Offbeat Cold case killing of Wisconsin couple prompts new suspect sketches from DNA on clothing

20:15  12 july  2018
20:15  12 july  2018 Source:   foxnews.com

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New suspect sketches released in unsolved 1976 murder. Wisconsin sheriff says technology is giving a new look at the person they believe committed the killings of Green Bay couple .

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a group of people posing for the camera © Provided by Fox News Network LLC It's been a little more than four decades since a Wisconsin couple was shot to death while camping in the northern part of the state, but officials are hoping a new set of composite sketches -- made with the help of DNA -- will finally lead to the killer.

The Marinette County Sheriff's Office said Monday that it collaborated with Parabon NanoLabs, a DNA tech company in Virginia, to come up with the composite images and likely features of the suspect, and received the results just a week before the 42nd anniversary of the murders of David Schuldes, 25, and 24-year-old Ellen Matheys.

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Authorities in Washington state have released composite sketches based on DNA evidence of a suspect in an unsolved, 30-year-old double slaying case of a young Canadian couple . A Massachusetts man has pleaded guilty in New Hampshire to trafficking heroin and fentanyl.

Washington state authorities investigating the 1987 cold case killings of a young Canadian couple released last week DNA composite images of the suspect and what he may have looked like in his 20s, 40s, and 60s.

The couple was camping at McClintock Park in Silver Cliff, located about 85 miles north of Green Bay, on July 9, 1976 when they were shot to death, according to FOX11.

Investigators said Matheys was also sexually assaulted before she was killed. Police have previously said they've followed dozens of leads over the years, but hope the new images be the long-awaited break in the case needed to make an arrest.

"To me this is exciting, it's a heck of a new development in this case," Marinette County Sheriff Jerry Sauve said at a news conference.

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Investigators were able to use DNA found on Matheys' clothing to produce the composite sketches, which showed what the suspect would have looked like at age 25 and how the suspect would appear at age 65.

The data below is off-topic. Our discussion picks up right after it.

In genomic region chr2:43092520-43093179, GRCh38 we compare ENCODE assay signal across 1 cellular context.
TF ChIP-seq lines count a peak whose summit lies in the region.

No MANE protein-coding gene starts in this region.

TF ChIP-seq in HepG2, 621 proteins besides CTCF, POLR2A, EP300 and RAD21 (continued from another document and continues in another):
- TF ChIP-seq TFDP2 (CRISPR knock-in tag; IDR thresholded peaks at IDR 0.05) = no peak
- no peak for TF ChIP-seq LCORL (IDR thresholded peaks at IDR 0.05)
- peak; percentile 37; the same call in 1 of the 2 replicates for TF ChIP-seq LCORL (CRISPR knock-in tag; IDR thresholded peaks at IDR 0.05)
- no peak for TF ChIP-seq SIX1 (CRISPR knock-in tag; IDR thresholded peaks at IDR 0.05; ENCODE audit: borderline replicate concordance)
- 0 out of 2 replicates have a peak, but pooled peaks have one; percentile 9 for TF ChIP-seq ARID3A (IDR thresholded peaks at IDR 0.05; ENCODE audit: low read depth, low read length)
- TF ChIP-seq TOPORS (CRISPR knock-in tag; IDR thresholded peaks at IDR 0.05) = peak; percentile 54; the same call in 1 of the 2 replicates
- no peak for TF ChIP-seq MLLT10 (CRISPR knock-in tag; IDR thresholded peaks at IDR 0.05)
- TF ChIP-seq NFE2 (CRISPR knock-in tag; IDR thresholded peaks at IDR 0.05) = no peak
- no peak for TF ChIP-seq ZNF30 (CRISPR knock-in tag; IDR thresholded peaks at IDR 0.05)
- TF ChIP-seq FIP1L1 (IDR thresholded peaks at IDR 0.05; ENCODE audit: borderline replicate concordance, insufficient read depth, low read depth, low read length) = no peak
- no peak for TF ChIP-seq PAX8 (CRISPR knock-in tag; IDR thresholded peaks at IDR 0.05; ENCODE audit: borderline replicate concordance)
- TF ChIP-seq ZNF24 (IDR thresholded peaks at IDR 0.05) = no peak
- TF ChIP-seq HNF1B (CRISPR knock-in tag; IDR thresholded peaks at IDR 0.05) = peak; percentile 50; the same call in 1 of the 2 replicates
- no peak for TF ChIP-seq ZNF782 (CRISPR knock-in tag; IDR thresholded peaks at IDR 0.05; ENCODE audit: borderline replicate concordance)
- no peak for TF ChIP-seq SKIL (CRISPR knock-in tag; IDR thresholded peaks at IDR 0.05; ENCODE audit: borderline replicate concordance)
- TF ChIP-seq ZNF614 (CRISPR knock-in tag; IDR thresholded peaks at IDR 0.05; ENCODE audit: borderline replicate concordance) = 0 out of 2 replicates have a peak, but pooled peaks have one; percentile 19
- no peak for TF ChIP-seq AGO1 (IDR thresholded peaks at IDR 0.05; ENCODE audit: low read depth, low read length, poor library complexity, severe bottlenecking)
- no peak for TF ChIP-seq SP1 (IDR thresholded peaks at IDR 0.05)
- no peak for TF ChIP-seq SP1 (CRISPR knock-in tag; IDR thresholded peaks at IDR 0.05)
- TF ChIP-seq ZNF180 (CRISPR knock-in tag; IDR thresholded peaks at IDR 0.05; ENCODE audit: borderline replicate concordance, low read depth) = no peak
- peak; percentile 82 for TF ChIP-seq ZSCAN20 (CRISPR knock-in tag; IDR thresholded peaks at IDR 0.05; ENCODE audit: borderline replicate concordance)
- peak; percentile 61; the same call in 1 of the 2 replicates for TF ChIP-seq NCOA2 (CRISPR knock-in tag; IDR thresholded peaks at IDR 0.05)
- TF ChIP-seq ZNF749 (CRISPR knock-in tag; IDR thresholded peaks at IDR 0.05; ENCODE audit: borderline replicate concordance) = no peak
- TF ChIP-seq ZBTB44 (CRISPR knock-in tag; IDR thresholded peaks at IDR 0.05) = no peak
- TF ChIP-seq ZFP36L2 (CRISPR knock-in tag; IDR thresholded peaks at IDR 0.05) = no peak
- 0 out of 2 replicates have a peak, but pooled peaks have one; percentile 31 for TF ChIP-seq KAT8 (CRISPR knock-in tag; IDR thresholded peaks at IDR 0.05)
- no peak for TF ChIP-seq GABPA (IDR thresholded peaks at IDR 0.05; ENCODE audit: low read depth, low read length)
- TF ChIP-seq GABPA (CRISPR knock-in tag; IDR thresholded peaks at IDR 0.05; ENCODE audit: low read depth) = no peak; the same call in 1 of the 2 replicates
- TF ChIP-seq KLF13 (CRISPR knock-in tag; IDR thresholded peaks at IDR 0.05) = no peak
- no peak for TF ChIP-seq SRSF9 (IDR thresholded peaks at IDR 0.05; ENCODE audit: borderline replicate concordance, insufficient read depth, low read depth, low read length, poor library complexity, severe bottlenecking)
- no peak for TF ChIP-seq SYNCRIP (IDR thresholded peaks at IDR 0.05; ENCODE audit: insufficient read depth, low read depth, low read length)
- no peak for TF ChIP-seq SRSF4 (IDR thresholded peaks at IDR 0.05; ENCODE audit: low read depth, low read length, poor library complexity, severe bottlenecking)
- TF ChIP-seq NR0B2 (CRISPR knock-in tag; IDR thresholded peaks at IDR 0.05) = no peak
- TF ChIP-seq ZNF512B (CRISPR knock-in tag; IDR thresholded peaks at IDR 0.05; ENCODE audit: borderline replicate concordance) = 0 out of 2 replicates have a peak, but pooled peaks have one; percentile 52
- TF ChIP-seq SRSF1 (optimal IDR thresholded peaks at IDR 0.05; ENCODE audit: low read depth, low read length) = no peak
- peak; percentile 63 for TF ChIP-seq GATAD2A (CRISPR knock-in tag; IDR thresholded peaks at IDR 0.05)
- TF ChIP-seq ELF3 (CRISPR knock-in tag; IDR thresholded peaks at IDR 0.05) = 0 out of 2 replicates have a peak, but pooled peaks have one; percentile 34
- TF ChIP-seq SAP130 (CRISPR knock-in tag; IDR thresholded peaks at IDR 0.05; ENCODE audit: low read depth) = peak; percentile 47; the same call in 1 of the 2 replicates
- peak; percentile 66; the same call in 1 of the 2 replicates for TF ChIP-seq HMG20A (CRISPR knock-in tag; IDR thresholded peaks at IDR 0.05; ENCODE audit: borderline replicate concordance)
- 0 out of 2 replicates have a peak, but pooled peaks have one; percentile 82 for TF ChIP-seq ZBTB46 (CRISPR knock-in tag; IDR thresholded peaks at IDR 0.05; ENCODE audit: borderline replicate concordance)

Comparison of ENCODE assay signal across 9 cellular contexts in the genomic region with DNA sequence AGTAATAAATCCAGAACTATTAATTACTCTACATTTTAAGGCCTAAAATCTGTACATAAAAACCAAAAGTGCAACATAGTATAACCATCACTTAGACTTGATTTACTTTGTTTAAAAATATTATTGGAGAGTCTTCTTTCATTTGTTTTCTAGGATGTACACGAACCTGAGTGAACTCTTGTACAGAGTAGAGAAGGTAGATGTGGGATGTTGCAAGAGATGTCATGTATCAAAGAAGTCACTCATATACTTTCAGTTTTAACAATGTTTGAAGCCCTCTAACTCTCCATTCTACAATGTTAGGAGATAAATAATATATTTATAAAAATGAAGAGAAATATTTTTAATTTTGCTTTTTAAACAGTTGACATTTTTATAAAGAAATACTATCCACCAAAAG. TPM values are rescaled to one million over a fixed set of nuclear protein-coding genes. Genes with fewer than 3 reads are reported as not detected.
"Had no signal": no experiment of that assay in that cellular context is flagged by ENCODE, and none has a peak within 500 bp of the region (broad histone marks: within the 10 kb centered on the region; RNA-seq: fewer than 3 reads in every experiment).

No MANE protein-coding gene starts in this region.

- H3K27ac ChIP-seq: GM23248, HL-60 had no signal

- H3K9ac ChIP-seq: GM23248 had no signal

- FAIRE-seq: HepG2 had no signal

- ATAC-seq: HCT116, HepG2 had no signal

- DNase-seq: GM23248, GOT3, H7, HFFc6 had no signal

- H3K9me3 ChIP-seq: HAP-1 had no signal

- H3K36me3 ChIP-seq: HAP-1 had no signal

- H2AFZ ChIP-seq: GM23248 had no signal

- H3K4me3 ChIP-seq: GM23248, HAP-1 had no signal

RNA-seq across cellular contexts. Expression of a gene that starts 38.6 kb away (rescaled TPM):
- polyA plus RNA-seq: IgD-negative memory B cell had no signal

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a man smiling for the camera: Wisconsin sheriff says technology is giving a new look at the person they believe committed the killings of Green Bay couple. © Provided by FoxNews.com Wisconsin sheriff says technology is giving a new look at the person they believe committed the killings of Green Bay couple. "This is no longer an artist conjecture based on what some witnesses are telling them in a sit-down interview," he said. "This is science at work."

The DNA analysis also found that the suspect would have had fair-to-very fair skin color, blue/green eyes and reddish brown/black hair. The technology was recently used to help find the killer of a young couple in Washington state, and is also being used for a rapist and murderer who struck decades ago in Maryland.

Mathys' relatives told FOX11 they are hopeful the new sketches will lead to arrests and some closure for the family, but declined to talk on-camera about the sketches being released.

"For closure for us, for the victim's family, we certainly would take it to the tomb stone and see about making the match that way," Sauve said Monday.


How a genealogist helped police crack an infamous 30-year-old cold case .
When police showed up unannounced at John D. Miller's home, detectives say he already knew why: April Tinsley . The 8-year-old vanished in April 1988 walking to a neighbor's house.  Her body was found dumped in a ditch three days later; she had been raped and strangled, reports CBS News' Don Dahler. "If it wouldn't have been for DNA, I don't think we wouldn't have gotten as far as we have," April's aunt, Teresa Tinsley, said. The suspect left his DNA on April's body and on threatening notes he used to taunt police 16 years later.

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